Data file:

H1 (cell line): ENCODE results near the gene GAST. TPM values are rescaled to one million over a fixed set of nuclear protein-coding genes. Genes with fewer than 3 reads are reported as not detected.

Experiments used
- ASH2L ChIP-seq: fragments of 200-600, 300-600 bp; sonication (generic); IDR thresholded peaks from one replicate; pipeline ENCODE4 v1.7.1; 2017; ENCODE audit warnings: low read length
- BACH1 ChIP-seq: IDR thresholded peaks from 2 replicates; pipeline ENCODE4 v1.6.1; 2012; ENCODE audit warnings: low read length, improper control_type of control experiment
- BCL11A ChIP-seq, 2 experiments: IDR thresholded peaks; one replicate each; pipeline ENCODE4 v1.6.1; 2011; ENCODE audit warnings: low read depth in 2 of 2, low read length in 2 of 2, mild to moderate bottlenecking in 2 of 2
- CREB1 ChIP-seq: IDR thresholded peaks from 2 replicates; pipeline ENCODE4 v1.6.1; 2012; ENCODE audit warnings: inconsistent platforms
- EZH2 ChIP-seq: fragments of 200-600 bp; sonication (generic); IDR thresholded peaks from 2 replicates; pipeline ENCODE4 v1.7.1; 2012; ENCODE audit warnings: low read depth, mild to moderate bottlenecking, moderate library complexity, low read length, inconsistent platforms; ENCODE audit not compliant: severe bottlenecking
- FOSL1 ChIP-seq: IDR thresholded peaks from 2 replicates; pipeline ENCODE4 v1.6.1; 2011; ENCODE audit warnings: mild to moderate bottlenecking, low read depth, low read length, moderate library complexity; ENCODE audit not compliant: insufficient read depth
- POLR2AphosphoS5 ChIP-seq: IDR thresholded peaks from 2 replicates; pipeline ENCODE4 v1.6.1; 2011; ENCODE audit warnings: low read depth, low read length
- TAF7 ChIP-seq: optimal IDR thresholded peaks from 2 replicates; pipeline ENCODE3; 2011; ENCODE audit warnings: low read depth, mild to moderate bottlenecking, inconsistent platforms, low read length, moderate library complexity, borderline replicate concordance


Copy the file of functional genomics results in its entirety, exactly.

H1 (cell line): ENCODE results near the gene GAST. TPM values are rescaled to one million over a fixed set of nuclear protein-coding genes. Genes with fewer than 3 reads are reported as not detected.

Experiments used
- ASH2L ChIP-seq: fragments of 200-600, 300-600 bp; sonication (generic); IDR thresholded peaks from one replicate; pipeline ENCODE4 v1.7.1; 2017; ENCODE audit warnings: low read length
- BACH1 ChIP-seq: IDR thresholded peaks from 2 replicates; pipeline ENCODE4 v1.6.1; 2012; ENCODE audit warnings: low read length, improper control_type of control experiment
- BCL11A ChIP-seq, 2 experiments: IDR thresholded peaks; one replicate each; pipeline ENCODE4 v1.6.1; 2011; ENCODE audit warnings: low read depth in 2 of 2, low read length in 2 of 2, mild to moderate bottlenecking in 2 of 2
- CREB1 ChIP-seq: IDR thresholded peaks from 2 replicates; pipeline ENCODE4 v1.6.1; 2012; ENCODE audit warnings: inconsistent platforms
- EZH2 ChIP-seq: fragments of 200-600 bp; sonication (generic); IDR thresholded peaks from 2 replicates; pipeline ENCODE4 v1.7.1; 2012; ENCODE audit warnings: low read depth, mild to moderate bottlenecking, moderate library complexity, low read length, inconsistent platforms; ENCODE audit not compliant: severe bottlenecking
- FOSL1 ChIP-seq: IDR thresholded peaks from 2 replicates; pipeline ENCODE4 v1.6.1; 2011; ENCODE audit warnings: mild to moderate bottlenecking, low read depth, low read length, moderate library complexity; ENCODE audit not compliant: insufficient read depth
- POLR2AphosphoS5 ChIP-seq: IDR thresholded peaks from 2 replicates; pipeline ENCODE4 v1.6.1; 2011; ENCODE audit warnings: low read depth, low read length
- TAF7 ChIP-seq: optimal IDR thresholded peaks from 2 replicates; pipeline ENCODE3; 2011; ENCODE audit warnings: low read depth, mild to moderate bottlenecking, inconsistent platforms, low read length, moderate library complexity, borderline replicate concordance